Still going, he is. Here's Josh Clarke with an instalment of 'Franny Watch'.
Whatever happened to 'the fox in the box'?
Since being heralded as the England’s next natural goalscorer, the enigma that is Francis Jeffers has been forced underground like Roald Dahl's protagonist and left to feed off scraps like his urban counterparts.
Signing a 10-week 'guest player' contract with A-League side Newcastle Jets, Jeffers is exactly halfway through his stint, having yet to register. For a guy who is equal top goalscorer with Alan Shearer for the England u21's, how did so much early promise fall by the wayside?
The Everton youth system has been churning out ‘next-big-things’ long before the days of Wayne Rooney, Jack Rodwell and José Baxter. Danny Cadamarteri anyone? When a young Franny Jeffers burst onto the scene, making his debut aged only 16 at Old Trafford, comparisons with Gary Lineker, not just in the disconcerting angle of their ears, seemed justified. A quite reasonable return of twenty-odd goals in his first few seasons quite certainly seemed to suggest so.
His blossoming period in the familiar surroundings of Liverpool came to an abrupt halt when he learnt the hard way that you never argue with a Scotsman about money. A much-publicised row with Walter Smith led to the headstrong teenager being dropped from the team for half a season, presumably spending his time wistfully watching David Unsworth in training and dreaming of a brighter future.
A brighter future that seemed to be on the horizon when Jeffers was on the receiving end of an incredibly flattering £8m bid in 2001 from Arsene Wenger's sexy new Arsenal. Baring in mind that the season previous, the Gunners had signed Robert Pires for only £6m, Jeffers' fee was an indication of his burgeoning talent.
So, the 'fox in the box' was supposed to be the missing piece in the jigsaw, the instinctive predatory figurehead whose presence was necessary in order to turn the eloquence of Theirry Henry, Marc Overmars and Dennis Bergkamp into cold, hard goals. It never quite turned out this way. His time at Highbury was dogged by niggling injuries and Jeffers played a secondary role to the rather more exotic skills of Wenger's continental contingent. In fact, his signing, in tandem with the recruitment of Richard Wright for £5m, signaled a brief foray into the English transfer market, which Wenger has shown reluctance to replicate ever again.
Jeffers miserly return of four goals in his time with the Gunners was less than half that of what Gilles Grimandi achieved during his time at the club. However, misfiring performances in North London did little to stop the international progress of the under 21 maestro and the pinnacle of Jeffers' career came in the form the sole international cap he received in 2003. In a strange parallel to his current predicament, the second-half substitute got on the end of a Jermaine Jenas pull back to glance home a consolation goal in a dire 3-1 loss to Australia.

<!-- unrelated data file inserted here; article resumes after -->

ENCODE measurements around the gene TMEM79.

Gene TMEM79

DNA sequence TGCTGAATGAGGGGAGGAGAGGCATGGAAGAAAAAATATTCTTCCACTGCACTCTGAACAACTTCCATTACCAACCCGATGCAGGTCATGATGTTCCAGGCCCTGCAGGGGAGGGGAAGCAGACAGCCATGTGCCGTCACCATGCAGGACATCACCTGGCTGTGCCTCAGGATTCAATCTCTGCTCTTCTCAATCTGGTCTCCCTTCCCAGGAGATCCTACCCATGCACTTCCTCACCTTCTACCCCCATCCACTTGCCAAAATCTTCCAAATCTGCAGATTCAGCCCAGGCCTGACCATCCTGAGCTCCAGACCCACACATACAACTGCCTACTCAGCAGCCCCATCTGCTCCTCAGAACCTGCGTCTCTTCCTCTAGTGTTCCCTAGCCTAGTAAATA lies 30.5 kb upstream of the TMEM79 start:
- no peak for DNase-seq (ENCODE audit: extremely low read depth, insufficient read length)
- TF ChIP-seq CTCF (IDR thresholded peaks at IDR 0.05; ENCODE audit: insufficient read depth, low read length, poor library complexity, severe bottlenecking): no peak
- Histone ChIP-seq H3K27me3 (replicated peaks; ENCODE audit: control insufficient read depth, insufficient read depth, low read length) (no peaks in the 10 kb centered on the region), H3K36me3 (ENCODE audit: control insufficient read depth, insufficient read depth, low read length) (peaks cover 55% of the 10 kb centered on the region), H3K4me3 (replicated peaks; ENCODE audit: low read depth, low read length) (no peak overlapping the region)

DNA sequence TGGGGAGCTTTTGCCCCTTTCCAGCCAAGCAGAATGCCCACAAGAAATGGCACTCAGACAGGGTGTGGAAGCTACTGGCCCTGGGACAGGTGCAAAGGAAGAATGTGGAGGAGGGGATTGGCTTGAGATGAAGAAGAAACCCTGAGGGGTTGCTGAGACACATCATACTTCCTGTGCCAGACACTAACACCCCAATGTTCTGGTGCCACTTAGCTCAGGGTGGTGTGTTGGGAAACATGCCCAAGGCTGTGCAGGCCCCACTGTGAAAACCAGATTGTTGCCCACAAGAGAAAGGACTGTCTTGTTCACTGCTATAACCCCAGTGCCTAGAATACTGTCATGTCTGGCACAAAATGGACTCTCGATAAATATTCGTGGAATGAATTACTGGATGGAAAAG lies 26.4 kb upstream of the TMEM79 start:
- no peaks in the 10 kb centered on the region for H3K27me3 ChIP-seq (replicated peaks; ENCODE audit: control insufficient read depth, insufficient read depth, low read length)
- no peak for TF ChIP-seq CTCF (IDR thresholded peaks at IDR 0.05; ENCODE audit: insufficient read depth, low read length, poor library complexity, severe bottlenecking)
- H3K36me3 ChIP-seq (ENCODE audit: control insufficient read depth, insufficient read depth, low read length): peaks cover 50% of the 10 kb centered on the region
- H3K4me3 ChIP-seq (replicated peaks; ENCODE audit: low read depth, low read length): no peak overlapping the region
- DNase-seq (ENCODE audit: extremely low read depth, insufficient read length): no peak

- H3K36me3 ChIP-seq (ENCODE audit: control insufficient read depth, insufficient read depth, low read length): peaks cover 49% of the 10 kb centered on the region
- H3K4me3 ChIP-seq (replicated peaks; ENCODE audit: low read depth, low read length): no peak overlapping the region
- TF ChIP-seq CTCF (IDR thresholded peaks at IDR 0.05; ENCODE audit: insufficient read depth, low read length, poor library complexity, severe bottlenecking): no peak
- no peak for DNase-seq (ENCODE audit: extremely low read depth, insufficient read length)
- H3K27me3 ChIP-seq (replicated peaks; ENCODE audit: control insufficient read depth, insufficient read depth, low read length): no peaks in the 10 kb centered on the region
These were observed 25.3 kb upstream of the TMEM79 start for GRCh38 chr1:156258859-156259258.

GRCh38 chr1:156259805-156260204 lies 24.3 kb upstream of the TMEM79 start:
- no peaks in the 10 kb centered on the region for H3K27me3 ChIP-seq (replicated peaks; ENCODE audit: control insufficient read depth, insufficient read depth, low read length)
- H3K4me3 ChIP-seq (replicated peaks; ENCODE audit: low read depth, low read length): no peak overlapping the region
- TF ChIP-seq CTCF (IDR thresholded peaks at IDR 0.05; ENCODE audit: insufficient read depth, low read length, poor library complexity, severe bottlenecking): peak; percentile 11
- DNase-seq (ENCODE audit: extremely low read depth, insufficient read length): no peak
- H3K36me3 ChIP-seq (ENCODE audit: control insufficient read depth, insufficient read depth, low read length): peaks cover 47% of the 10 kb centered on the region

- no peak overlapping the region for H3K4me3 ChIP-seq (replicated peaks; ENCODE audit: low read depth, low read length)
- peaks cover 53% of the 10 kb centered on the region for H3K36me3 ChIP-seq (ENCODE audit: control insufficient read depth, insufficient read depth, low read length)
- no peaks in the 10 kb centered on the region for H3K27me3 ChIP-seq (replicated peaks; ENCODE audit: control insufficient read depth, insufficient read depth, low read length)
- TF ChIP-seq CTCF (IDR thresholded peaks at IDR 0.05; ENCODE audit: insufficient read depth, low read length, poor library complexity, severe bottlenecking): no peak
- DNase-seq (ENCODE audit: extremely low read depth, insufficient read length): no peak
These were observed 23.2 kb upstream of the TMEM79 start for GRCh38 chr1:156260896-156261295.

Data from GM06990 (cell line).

Sadly, Jeffers never featured again and subsequently his career spiraled out of recognition into the recesses of less-giddy heights. A loan move back to his original stomping ground couldn't ignite the goalscoring flame and a falling out with another Scotsman, this time David Moyes, signaled another acrimonious exit from Goodison Park.
He still managed to command a £2.6m fee when Arsenal, looking to regain some of their initial outlay, plugged a transfer across London to Charlton. A four-year spell, which saw him go from Charlton to Rangers to Blackburn to Ipswich, yet netting, only seven times, saw Jeffers' stock drop dramatically. Still, Sheffield Wednesday saw no good reason not to splash out the princely sum of £700'000 to secure his services.
In fairness, in terms of minutes on the pitch, Wednesday were the club who actually got the most out of Jeffers, but a ratio of one goal in every ten outings never really struck fear into opposing defenders. His time at Wedneday culminated in an ugly incident that saw Jeffers headbutt Port Vale player Tommy Fraser. Brian Laws saw fit to fine the player the maximum permissible amount and Jeffers never featured again until his contract expired last summer.
After spending a summer unimpressing Ian Holloway at Blackpool and once again failing to capture David Moyes imagination, Jeffers decided to prolong his summer and emigrate to sunnier climes.
In October he became the marquee signing for Newcastle Jets, landing a 10-match guest contract for the mediocre Australian A-League side. He was quick to make his mark, setting up young striker Marko Ješic with a delightful pass. The truth is though, that a forward will always be judged by how many times he hits the back of the net. And indeed Jeffers revealed to the club's website that the Aussies have been typically vocal in what they expect from England's forgotten man.
"I spoke to a lot of press this week and they all sort of said to me `you're the man to get the goals’. and it was all goals, goals goals," Jeffers said. "But I'm not just about goals; I can play a bit as well."
It doesn't take a psychologist the standard of Jose Mourinho to note that saying the word 'goals' five times in 20 seconds goes a long way to showing exactly what is on that particular person's mind. He has started five games out of five, so evidently 'can play'. Once again, it seems as if the weight of expectation sits very heavily on Jeffers' shoulders. Unless he can get a decent return in his next five games, Newcastle Jets can be added to a plentiful list of clubs where the bar has, perhaps, been set just a little too high.
You can see more of Josh’s work at www.the39thgame.blogspot.com, and follow him on Twitter @joshkclarke